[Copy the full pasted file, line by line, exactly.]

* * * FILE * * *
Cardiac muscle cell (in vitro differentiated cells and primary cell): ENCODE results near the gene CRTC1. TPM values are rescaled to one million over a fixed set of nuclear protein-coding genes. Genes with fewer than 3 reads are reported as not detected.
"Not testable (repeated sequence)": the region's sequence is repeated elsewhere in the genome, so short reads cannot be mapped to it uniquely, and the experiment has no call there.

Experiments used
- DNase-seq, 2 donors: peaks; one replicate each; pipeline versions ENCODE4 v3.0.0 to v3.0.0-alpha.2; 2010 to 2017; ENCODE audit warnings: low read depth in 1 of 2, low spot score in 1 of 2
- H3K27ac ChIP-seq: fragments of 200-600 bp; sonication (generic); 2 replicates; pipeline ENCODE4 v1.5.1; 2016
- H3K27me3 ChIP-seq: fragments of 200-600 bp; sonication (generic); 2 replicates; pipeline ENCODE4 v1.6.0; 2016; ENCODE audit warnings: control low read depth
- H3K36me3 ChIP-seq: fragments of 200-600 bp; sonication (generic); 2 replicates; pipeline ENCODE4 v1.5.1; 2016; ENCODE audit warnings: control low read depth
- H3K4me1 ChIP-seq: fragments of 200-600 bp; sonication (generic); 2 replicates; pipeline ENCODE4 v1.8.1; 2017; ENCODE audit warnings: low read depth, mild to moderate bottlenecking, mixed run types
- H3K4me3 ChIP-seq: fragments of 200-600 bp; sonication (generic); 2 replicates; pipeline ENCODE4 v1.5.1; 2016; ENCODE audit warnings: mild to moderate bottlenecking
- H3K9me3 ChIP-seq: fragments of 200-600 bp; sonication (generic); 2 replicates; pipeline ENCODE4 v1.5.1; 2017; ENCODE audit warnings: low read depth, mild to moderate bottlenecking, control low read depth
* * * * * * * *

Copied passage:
Cardiac muscle cell (in vitro differentiated cells and primary cell): ENCODE results near the gene CRTC1. TPM values are rescaled to one million over a fixed set of nuclear protein-coding genes. Genes with fewer than 3 reads are reported as not detected.
"Not testable (repeated sequence)": the region's sequence is repeated elsewhere in the genome, so short reads cannot be mapped to it uniquely, and the experiment has no call there.

Experiments used
- DNase-seq, 2 donors: peaks; one replicate each; pipeline versions ENCODE4 v3.0.0 to v3.0.0-alpha.2; 2010 to 2017; ENCODE audit warnings: low read depth in 1 of 2, low spot score in 1 of 2
- H3K27ac ChIP-seq: fragments of 200-600 bp; sonication (generic); 2 replicates; pipeline ENCODE4 v1.5.1; 2016
- H3K27me3 ChIP-seq: fragments of 200-600 bp; sonication (generic); 2 replicates; pipeline ENCODE4 v1.6.0; 2016; ENCODE audit warnings: control low read depth
- H3K36me3 ChIP-seq: fragments of 200-600 bp; sonication (generic); 2 replicates; pipeline ENCODE4 v1.5.1; 2016; ENCODE audit warnings: control low read depth
- H3K4me1 ChIP-seq: fragments of 200-600 bp; sonication (generic); 2 replicates; pipeline ENCODE4 v1.8.1; 2017; ENCODE audit warnings: low read depth, mild to moderate bottlenecking, mixed run types
- H3K4me3 ChIP-seq: fragments of 200-600 bp; sonication (generic); 2 replicates; pipeline ENCODE4 v1.5.1; 2016; ENCODE audit warnings: mild to moderate bottlenecking
- H3K9me3 ChIP-seq: fragments of 200-600 bp; sonication (generic); 2 replicates; pipeline ENCODE4 v1.5.1; 2017; ENCODE audit warnings: low read depth, mild to moderate bottlenecking, control low read depth